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Valpolicella a bright welcome for spring

March 21, 2014 Leave a comment

The burst of spring across the landscape means a shift from traipsing around in heavy coats and boots to the lighter clothing and footwear that comes with warmer weather.


Streams cut through the hills of the Valpolicella region of northeast Italy. It’s from these geographical features this region received its historical name. Courtesy Google maps.

My wine drinking is going through similar changes, and with VinItaly only 10 days away away, I’m looking toward Italy, especially the lighter reds of Valpolicella, for refreshment.

The Valpolicella area is east of Lake Garda, in the Veneto region of northeast Italy. It’s a mix of flat agricultural lands and rolling hills, cut with permanent streams flowing north to south where they meet the Fiume Adige (Adige River).

The wine was a favorite of Ernest Hemingway, and it gained notice after he made his protagonist in the 1950 novel Across the River and Into the Trees a Valpolicella fan who describes the wine as “better when it is newer. It is not a grand vin and bottling it and putting years on it only adds sediment.”

The medium-bodied, bright-cherry fruited wine made a big splash in the1960s and 1970s with American wine drinkers, an occurrence which brought it not only attention but almost its downfall as well.

As demand for the wine grew, winemakers shifted their attention from the hard-to-farm hills to large estates on the flatter lands and as production increased, overall quality went down.


Aaron Epstein of the wine consulting business Uva Buena Fine Wines developed the comprehensive wine pyramid reproduced here to help wine drinkers better understand the world of Valpolicella wines. Click for link.

By the 1980s, the Valpolicella found in Italian restaurants across the U.S. was a weak shadow of what it once was. But the same revolution, and the changing tastes of consumers, that saved many Italian wines also played its part in saving Valpolicella.

Some of the credit goes to the late Giuseppe (Bepi) Quintarelli, a demanding winemaker who knew the wine could produce better wine and better prices.

And there was Sandro Boscaini of Masi, who was among the winemakers offering a middle-level Valpolicella style called ripasso, where regular Valpolicella is refermented on skins and seed remaining from the partly dried grapes used in the Amarone process developed by Quintarelli.

The result is a wine with higher alcohol and more heft and body, midway between the lighter Valpolicella and the mouthful that is Amarone.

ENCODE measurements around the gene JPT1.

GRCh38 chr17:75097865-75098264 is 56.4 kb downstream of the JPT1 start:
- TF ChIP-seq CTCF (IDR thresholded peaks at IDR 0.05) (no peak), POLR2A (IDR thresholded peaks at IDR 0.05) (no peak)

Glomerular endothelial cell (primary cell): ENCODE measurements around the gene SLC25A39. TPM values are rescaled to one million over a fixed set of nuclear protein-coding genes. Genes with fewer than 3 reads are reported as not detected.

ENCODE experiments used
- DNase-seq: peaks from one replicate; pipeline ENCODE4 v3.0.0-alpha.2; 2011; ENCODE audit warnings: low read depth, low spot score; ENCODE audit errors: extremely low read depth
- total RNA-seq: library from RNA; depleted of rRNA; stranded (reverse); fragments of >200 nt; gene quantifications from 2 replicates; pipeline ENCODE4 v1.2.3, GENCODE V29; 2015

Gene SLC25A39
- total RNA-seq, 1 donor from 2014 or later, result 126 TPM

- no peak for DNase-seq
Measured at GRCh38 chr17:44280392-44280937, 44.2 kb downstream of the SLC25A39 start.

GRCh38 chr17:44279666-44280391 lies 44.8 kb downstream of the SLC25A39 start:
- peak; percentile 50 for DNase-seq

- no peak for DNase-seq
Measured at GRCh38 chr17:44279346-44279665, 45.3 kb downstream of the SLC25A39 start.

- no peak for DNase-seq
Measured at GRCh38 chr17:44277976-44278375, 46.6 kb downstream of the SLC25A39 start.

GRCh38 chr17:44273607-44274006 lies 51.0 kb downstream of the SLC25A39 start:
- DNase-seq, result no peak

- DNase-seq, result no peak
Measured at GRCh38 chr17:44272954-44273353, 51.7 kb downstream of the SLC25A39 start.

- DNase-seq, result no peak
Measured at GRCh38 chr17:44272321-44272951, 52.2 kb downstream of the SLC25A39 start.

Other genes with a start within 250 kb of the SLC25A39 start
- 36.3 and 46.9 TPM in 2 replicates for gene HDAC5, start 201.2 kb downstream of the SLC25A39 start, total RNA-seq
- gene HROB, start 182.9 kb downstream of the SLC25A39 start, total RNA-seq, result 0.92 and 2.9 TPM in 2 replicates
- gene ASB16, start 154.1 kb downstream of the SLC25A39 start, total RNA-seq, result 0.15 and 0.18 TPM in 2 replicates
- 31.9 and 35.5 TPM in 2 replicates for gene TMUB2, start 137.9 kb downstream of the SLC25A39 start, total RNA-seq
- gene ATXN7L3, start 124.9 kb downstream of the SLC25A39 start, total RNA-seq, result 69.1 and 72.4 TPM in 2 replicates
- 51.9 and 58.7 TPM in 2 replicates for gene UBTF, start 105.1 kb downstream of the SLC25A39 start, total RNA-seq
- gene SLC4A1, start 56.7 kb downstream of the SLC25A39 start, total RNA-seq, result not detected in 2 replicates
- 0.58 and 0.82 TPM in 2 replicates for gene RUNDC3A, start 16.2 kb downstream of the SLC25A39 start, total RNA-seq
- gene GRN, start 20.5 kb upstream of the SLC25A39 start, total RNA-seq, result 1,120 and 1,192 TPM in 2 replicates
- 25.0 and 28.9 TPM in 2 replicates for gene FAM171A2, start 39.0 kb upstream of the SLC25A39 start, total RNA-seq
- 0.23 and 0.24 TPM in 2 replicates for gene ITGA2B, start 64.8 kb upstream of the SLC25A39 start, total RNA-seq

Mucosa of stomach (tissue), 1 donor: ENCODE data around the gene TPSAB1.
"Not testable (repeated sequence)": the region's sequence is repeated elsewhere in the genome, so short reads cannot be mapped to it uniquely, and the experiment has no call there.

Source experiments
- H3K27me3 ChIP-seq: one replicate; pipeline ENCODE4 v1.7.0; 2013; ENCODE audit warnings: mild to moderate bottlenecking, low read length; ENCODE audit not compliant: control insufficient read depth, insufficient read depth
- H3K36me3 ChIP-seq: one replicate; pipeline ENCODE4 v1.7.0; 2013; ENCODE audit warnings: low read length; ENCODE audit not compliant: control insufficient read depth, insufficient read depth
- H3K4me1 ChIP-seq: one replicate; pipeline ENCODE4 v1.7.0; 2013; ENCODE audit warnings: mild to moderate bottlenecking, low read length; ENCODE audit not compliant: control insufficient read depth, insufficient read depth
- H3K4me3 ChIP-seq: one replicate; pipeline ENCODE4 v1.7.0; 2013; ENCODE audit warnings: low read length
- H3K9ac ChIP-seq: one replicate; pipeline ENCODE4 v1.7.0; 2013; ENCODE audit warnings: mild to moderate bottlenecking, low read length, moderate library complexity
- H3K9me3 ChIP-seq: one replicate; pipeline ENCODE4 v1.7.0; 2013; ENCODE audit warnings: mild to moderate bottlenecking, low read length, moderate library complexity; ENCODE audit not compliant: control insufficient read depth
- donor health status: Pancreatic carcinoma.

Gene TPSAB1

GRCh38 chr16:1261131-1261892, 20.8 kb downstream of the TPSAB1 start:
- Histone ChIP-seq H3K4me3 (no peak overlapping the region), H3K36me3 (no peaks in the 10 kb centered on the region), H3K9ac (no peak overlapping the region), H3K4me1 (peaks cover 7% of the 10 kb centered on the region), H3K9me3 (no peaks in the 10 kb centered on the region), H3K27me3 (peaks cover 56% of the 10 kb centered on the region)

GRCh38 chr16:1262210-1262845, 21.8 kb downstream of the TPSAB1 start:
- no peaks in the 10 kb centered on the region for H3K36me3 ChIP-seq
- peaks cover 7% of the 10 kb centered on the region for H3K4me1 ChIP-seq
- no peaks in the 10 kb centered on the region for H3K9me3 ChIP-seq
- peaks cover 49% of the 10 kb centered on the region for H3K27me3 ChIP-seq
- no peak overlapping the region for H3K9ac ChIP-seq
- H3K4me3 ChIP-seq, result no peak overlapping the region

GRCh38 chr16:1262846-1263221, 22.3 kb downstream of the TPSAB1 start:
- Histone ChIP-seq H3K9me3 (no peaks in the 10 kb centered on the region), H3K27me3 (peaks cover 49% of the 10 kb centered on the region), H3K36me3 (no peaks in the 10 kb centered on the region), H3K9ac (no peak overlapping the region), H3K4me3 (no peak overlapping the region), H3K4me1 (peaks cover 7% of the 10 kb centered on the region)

Valpolicella DOC regulations allow the use of several grape varieties, mainly corvina (up to 70 percent), along with rondinella (20-40 percent), and molinara (5-25 percent). There also can be up to 15 percent of other grapes such as barbera, sangiovese and negrara.

I recently tried several Valpolicellas made in the traditional style, with bright cherry fruit, floral aromas and enough acidity to stand up to many foods. And Valpolicellas, especially the Superiore and Classico Superiore, won’t break your budget.

I found my favorite of this tasting, a 2012 Folonari Valpolicella for $7.63 at Tri R Liquors in Hotchkiss and I should have bought two. In the glass it was bright garnet with edges fading to red/purple, with a nose of cherry and dusty roses. Bright cherry with soft tannins filled the mouth.

I also had a 2011 Zenato Valpolicella Superiore ($11), a bit heavier in weight than the Folonari but still with plenty of red fruit and bright flavors, and the 2011 Sartori Valpolicella Classic Superiore ($13), biggest of the three but well-balanced with lots of dark cherry flavors and aromas of violets and roses.

As a side note, many writers fall for the story that “Valpolicella” has its roots in the Greek word for “land of many cellars,” a false cognate if there ever was one.

I prefer the explanation offered by the well-spoken Jeremy Parzen in his blog Do Bianchi, where he says the name refers to “the valley of sand deposits, from the Latin pulla, a term used in classical Latin to denote to dark soil and then later to denote alluvial deposits.”

Parzen, a linguist of note, goes on to say, “In fact, Valpolicella is not a valley but rather a series of “wrinkles” defined by the Marano, Negrar, Fumane, and Nòvare torrents (streams).”

The accompanying map shows the complexity of the Valpolicella geography.